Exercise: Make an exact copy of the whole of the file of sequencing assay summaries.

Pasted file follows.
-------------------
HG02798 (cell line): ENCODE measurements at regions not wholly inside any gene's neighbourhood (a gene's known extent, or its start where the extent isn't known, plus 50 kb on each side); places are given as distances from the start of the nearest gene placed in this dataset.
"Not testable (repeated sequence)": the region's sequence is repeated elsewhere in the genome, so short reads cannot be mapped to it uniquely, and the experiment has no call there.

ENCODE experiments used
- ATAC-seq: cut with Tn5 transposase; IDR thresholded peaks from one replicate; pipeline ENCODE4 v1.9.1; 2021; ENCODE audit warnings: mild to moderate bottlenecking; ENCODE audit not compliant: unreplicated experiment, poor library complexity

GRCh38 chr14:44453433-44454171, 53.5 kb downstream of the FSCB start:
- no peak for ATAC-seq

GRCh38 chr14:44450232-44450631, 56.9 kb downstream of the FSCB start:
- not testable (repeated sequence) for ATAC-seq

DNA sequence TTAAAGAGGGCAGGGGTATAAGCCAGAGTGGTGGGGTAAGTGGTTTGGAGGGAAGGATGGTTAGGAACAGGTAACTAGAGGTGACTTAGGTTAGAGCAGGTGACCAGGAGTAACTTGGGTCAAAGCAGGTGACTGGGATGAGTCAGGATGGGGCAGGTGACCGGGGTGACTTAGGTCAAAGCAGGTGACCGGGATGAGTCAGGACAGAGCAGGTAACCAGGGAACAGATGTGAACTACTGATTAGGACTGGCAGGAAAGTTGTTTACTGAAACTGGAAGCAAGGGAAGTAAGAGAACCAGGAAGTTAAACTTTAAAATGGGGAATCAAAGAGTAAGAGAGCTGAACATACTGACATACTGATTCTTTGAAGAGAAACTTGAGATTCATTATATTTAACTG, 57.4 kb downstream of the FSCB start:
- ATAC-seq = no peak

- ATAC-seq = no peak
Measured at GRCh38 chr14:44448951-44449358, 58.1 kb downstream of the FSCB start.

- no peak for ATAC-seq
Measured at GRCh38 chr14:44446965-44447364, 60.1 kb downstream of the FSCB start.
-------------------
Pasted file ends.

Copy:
HG02798 (cell line): ENCODE measurements at regions not wholly inside any gene's neighbourhood (a gene's known extent, or its start where the extent isn't known, plus 50 kb on each side); places are given as distances from the start of the nearest gene placed in this dataset.
"Not testable (repeated sequence)": the region's sequence is repeated elsewhere in the genome, so short reads cannot be mapped to it uniquely, and the experiment has no call there.

ENCODE experiments used
- ATAC-seq: cut with Tn5 transposase; IDR thresholded peaks from one replicate; pipeline ENCODE4 v1.9.1; 2021; ENCODE audit warnings: mild to moderate bottlenecking; ENCODE audit not compliant: unreplicated experiment, poor library complexity

GRCh38 chr14:44453433-44454171, 53.5 kb downstream of the FSCB start:
- no peak for ATAC-seq

GRCh38 chr14:44450232-44450631, 56.9 kb downstream of the FSCB start:
- not testable (repeated sequence) for ATAC-seq

DNA sequence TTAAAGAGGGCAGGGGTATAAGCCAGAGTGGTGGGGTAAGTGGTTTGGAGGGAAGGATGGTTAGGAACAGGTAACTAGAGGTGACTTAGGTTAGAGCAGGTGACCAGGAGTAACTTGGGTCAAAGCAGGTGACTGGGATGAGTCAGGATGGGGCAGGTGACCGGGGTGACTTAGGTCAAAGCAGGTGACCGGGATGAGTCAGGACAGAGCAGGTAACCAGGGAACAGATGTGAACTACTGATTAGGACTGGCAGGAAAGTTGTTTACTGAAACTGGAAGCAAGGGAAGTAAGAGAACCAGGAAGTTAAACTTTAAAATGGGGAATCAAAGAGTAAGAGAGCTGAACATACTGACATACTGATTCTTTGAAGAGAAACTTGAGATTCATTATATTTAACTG, 57.4 kb downstream of the FSCB start:
- ATAC-seq = no peak

- ATAC-seq = no peak
Measured at GRCh38 chr14:44448951-44449358, 58.1 kb downstream of the FSCB start.

- no peak for ATAC-seq
Measured at GRCh38 chr14:44446965-44447364, 60.1 kb downstream of the FSCB start.